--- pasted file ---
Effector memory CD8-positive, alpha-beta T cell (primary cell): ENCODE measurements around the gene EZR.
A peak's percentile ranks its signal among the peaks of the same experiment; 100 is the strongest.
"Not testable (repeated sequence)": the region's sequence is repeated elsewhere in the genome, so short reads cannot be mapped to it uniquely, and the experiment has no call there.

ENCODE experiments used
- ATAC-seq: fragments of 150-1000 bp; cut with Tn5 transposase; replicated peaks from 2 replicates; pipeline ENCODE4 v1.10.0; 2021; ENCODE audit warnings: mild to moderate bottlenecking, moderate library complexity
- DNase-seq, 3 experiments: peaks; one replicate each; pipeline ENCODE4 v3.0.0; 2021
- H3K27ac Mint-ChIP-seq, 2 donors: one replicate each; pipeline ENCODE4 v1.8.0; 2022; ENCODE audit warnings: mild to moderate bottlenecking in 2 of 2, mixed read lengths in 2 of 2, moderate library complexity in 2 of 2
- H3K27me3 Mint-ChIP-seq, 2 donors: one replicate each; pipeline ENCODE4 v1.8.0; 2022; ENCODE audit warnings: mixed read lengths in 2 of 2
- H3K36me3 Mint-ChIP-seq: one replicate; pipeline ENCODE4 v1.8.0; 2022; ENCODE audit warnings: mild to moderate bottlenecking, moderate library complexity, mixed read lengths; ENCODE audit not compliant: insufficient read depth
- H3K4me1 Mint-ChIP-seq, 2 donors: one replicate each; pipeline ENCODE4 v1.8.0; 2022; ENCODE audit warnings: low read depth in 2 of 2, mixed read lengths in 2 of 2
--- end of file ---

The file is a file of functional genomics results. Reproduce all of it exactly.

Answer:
Effector memory CD8-positive, alpha-beta T cell (primary cell): ENCODE measurements around the gene EZR.
A peak's percentile ranks its signal among the peaks of the same experiment; 100 is the strongest.
"Not testable (repeated sequence)": the region's sequence is repeated elsewhere in the genome, so short reads cannot be mapped to it uniquely, and the experiment has no call there.

ENCODE experiments used
- ATAC-seq: fragments of 150-1000 bp; cut with Tn5 transposase; replicated peaks from 2 replicates; pipeline ENCODE4 v1.10.0; 2021; ENCODE audit warnings: mild to moderate bottlenecking, moderate library complexity
- DNase-seq, 3 experiments: peaks; one replicate each; pipeline ENCODE4 v3.0.0; 2021
- H3K27ac Mint-ChIP-seq, 2 donors: one replicate each; pipeline ENCODE4 v1.8.0; 2022; ENCODE audit warnings: mild to moderate bottlenecking in 2 of 2, mixed read lengths in 2 of 2, moderate library complexity in 2 of 2
- H3K27me3 Mint-ChIP-seq, 2 donors: one replicate each; pipeline ENCODE4 v1.8.0; 2022; ENCODE audit warnings: mixed read lengths in 2 of 2
- H3K36me3 Mint-ChIP-seq: one replicate; pipeline ENCODE4 v1.8.0; 2022; ENCODE audit warnings: mild to moderate bottlenecking, moderate library complexity, mixed read lengths; ENCODE audit not compliant: insufficient read depth
- H3K4me1 Mint-ChIP-seq, 2 donors: one replicate each; pipeline ENCODE4 v1.8.0; 2022; ENCODE audit warnings: low read depth in 2 of 2, mixed read lengths in 2 of 2